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New twist on terror in Tel Aviv

JERUSALEM — Two people were killed on Saturday night, Aug. 1, and several others were injured when a gunman burst into the basement of a homosexual community center in Tel Aviv just off Rothschild Blvd., and opened fire with a machine gun.

The gunman entered the club and began firing randomly as youths dove for cover, said Ori Gil, 26, in an interview with Israel reporters from a hospital wheelchair.

The bodies of two casualties — Nir Katz, 26, a counselor at the center, and Liz Tarboushi, 17 — were found in the center by paramedics.

The injured were rushed to the Sourasky Medical Center (Ichilov Hospital) in Tel Aviv.

Two victims are in critical condition, while three additional people are in moderate condition, Magen David Adom paramedics said. Several more were lightly wounded.

Police launched a massive manhunt for the perpetrator, who, according to eyewitnesses, was dressed in black.

In addition to a hate crime, investigators are checking to see whether the attack may have been the result of a personal quarrel or even Arab terrorism.

There is a gag order in place on the investigation. Read the related IJN editorial

Following the attack, large numbers of emergency vehicles converged on the scene, and patrol cars could be seen scouring the area for the gunman.

A police crime scene investigation unit entered the building and began gathering evidence.

Hundreds of local residents gathered around police lines; many wandered around the scene looking shocked.

Public Security Minister Yitzhak Aharonovitch said police have stepped up security around other homosexual centers and potential targets.

“This is a most severe incident. The police are investing major resources and means to capture this murderer and his accomplices,” Police Commissioner Insp.-Gen. David Cohen said, speaking from the murder scene.

PRIME Minister Benjamin Netanyahu condemned the attack at the start of Sunday morning’s weekly Cabinet meeting, Aug. 2.

“I strongly condemn the shocking murders that were perpetrated last night in Tel Aviv,” he said. “This morning I spoke with Public Security Minister Yitzhak Aharonovitch. 

“I fully back the police in their search to find the murderer. We will bring him to justice and treat him with the utmost severity of the law.

“I would like to take this opportunity to remind all Israelis that ours is a democratic state. We are a nation of law,” Netanyahu said. “Ours is a country built on tolerance, and we must respect all people as they are.”

Within a couple of hours of the attack, people gathered with placards and candles to protest the killings. “Love is allowed, killing is forbidden,” one sign read. Hanging alongside it was a flower wreath courtesy of the Tel Aviv municipality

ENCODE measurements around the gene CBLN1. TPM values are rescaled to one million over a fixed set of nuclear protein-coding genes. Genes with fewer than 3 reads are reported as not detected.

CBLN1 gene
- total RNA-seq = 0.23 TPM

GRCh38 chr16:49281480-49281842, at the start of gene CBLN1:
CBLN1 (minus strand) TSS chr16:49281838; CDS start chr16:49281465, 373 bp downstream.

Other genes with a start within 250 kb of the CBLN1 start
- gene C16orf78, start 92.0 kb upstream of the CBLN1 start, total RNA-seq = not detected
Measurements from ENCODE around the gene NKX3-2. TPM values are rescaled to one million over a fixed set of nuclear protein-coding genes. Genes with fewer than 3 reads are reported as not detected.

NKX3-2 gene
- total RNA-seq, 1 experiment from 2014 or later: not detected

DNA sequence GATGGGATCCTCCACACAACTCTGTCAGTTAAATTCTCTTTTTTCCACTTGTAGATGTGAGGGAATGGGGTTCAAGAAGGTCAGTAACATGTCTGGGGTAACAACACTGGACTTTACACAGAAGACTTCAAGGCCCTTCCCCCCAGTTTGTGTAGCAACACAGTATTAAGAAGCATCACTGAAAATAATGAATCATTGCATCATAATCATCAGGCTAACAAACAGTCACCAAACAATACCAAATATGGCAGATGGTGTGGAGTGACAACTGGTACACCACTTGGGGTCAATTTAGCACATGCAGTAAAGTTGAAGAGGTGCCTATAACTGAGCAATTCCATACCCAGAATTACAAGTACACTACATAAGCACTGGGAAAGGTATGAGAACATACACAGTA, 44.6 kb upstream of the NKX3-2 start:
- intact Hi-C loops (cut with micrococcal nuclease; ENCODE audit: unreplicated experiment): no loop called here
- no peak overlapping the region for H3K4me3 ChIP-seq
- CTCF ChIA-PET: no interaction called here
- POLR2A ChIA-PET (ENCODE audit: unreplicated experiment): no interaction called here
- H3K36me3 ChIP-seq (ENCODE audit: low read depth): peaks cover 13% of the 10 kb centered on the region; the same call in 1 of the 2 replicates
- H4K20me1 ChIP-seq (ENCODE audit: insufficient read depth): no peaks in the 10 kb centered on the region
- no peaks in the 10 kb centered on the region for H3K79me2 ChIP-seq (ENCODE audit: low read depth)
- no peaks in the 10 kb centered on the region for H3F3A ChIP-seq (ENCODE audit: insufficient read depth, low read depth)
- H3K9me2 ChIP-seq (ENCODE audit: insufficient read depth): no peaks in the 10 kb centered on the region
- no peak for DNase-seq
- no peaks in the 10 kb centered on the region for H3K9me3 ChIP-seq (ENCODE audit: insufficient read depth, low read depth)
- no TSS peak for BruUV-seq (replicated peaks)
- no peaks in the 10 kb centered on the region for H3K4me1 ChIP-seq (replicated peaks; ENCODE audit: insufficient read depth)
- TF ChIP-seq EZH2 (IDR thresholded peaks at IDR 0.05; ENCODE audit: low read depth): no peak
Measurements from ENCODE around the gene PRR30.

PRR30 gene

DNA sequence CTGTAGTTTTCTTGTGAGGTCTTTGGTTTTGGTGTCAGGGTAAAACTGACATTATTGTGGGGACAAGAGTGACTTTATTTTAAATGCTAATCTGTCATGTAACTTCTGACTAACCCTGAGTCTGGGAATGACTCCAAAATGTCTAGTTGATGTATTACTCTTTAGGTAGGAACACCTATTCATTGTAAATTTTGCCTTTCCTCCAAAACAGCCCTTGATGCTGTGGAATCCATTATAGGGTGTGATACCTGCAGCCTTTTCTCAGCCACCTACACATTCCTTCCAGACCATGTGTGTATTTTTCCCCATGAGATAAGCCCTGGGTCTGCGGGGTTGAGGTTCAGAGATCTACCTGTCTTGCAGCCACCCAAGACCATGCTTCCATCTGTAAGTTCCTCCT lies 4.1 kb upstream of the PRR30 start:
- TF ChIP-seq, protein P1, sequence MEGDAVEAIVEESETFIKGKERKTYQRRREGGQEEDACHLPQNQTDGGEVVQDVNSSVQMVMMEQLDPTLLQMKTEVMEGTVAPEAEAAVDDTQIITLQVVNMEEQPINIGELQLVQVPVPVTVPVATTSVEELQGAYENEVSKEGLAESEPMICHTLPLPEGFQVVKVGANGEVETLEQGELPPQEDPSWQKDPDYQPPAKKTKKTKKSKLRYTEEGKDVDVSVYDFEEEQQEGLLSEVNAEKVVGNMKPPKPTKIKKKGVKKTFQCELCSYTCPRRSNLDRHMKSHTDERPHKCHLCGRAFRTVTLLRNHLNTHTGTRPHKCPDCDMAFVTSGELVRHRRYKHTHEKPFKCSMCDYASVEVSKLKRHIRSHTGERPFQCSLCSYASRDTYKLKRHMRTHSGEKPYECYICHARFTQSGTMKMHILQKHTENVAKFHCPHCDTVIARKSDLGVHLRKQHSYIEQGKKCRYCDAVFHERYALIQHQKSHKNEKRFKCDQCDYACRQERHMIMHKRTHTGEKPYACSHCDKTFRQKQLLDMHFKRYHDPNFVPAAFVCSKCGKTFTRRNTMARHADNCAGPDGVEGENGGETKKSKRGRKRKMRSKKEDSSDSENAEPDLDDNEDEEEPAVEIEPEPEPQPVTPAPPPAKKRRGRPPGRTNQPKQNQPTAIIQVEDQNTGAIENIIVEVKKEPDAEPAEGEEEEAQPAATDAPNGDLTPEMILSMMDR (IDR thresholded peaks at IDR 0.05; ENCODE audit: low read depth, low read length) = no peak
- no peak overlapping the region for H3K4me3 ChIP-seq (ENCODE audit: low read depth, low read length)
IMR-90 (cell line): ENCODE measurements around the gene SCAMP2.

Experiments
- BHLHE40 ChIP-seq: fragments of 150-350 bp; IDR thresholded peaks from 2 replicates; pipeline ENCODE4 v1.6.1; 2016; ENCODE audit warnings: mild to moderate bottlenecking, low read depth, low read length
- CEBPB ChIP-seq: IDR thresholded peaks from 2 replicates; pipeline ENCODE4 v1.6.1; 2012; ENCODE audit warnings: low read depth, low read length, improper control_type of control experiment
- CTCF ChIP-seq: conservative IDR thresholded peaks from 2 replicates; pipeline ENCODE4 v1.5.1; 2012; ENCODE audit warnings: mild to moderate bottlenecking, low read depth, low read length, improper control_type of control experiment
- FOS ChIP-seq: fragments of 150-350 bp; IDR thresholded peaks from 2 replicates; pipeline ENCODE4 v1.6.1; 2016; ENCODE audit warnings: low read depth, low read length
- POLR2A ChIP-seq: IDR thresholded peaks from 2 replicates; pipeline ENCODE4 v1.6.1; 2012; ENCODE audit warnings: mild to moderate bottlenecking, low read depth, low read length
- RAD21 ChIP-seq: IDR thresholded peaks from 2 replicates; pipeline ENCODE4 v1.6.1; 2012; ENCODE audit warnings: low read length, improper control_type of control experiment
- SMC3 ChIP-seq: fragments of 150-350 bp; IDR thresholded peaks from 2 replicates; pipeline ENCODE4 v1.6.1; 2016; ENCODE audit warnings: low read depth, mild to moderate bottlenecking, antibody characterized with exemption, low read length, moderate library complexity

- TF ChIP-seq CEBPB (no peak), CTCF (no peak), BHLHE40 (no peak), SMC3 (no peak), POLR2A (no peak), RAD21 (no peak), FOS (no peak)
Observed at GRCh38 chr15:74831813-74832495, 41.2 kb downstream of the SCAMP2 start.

The Shas faction released a statement following the shooting in which it called for the attacker “to be found and tried. Murder is of course against the Torah’s path and every attack is a contravention of the religion of Israel.”

Two of the Shas faction’s Knesset members had been a focus of controversy for statements that some blamed for inciting such an attack.

Meretz MK Nitzan Horovitz arrived at the scene of the shooting. “There has been non-stop incitement,” he said.

“I very much hope this is not the result of comments made by public figures and Knesset members. They need to understand that some people will take action,” Horovitz added.

Demonstrations spread to Haifa in the north and Beersheba in the south, as well as to Jerusalem’s Zion Square. Vigils took place in the US.

On Sunday evening, some 500 people turned out to demonstrate against hatred and violence at the rally in Jerusalem’s Zion Square.

News of the vigil spread by word of mouth, through phones and text messages, and people arrived carrying signs that read “Why Kill?” and “Stop baseless hatred.”

Others lit candles in memory of those who died in the attack as the somber crowd milled about.

Alex, a recent immigrant from Brazil, told the Jerusalem Post that while the attack was disturbing, he found solace in the fact that so many people had turned out to express their sorrow and dismay.

Still, some passersby were visibly upset by the gathering, engaging in minor spats with participants or shaking their heads as they walked by.

“Can you tell me, are we in Jerusalem?” one young man asked. “I thought this was supposed to be a holy city.”

One older man, with a kippah on his head and snuff stains around his mustache said, “Look, in theory I’m against all of this, but killing another person? There’s no excuse for it.”

Jerusalem Post correspondent Abe Selig, JTA and New York Jewish Week contributed to this report, edited by IJN.

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